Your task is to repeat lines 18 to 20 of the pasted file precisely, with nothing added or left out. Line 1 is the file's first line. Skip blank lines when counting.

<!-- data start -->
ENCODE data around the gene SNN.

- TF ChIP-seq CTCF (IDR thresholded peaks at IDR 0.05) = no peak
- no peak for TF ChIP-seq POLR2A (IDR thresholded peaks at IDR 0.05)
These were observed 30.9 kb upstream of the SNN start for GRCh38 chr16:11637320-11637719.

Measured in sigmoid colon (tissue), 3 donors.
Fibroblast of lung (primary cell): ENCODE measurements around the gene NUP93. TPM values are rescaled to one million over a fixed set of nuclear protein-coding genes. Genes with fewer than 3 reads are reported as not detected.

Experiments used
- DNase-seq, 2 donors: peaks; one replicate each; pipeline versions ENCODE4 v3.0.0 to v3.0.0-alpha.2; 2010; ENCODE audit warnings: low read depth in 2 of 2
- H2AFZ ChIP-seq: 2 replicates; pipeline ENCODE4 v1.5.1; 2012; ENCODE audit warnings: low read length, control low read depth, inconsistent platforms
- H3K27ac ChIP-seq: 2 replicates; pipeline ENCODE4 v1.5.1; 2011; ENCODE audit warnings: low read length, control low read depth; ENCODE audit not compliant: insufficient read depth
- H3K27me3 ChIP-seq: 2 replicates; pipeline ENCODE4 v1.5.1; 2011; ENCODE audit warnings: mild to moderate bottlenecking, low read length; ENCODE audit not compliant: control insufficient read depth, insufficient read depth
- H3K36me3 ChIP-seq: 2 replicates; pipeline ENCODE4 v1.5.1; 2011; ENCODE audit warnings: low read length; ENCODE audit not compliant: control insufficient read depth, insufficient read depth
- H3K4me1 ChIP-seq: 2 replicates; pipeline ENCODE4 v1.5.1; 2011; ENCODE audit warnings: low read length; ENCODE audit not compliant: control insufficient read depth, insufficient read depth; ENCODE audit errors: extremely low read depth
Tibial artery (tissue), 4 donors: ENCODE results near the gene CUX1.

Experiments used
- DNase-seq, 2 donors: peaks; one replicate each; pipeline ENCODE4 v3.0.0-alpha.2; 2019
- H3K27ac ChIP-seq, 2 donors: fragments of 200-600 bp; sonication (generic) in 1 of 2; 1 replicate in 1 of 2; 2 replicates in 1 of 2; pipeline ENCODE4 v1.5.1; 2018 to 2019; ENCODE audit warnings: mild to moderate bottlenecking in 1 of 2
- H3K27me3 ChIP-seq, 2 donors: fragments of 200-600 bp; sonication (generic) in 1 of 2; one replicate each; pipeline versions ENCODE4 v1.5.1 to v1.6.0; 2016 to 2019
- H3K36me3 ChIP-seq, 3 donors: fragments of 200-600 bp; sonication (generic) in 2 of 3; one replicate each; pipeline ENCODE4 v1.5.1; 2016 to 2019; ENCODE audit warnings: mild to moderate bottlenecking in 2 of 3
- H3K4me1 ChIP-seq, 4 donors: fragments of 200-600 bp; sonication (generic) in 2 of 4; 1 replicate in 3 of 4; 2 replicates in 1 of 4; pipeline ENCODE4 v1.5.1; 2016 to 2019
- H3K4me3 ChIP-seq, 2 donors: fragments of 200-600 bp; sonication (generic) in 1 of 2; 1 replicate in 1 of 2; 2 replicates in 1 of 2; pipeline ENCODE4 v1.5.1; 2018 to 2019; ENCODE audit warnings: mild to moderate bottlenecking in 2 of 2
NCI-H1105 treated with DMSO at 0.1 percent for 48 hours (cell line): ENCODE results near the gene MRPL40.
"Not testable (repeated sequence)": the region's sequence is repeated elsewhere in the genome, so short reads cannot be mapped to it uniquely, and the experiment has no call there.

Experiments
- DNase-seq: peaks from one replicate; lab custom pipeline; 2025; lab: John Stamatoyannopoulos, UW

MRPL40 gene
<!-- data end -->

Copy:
- H3K27me3 ChIP-seq, 2 donors: fragments of 200-600 bp; sonication (generic) in 1 of 2; one replicate each; pipeline versions ENCODE4 v1.5.1 to v1.6.0; 2016 to 2019
- H3K36me3 ChIP-seq, 3 donors: fragments of 200-600 bp; sonication (generic) in 2 of 3; one replicate each; pipeline ENCODE4 v1.5.1; 2016 to 2019; ENCODE audit warnings: mild to moderate bottlenecking in 2 of 3
- H3K4me1 ChIP-seq, 4 donors: fragments of 200-600 bp; sonication (generic) in 2 of 4; 1 replicate in 3 of 4; 2 replicates in 1 of 4; pipeline ENCODE4 v1.5.1; 2016 to 2019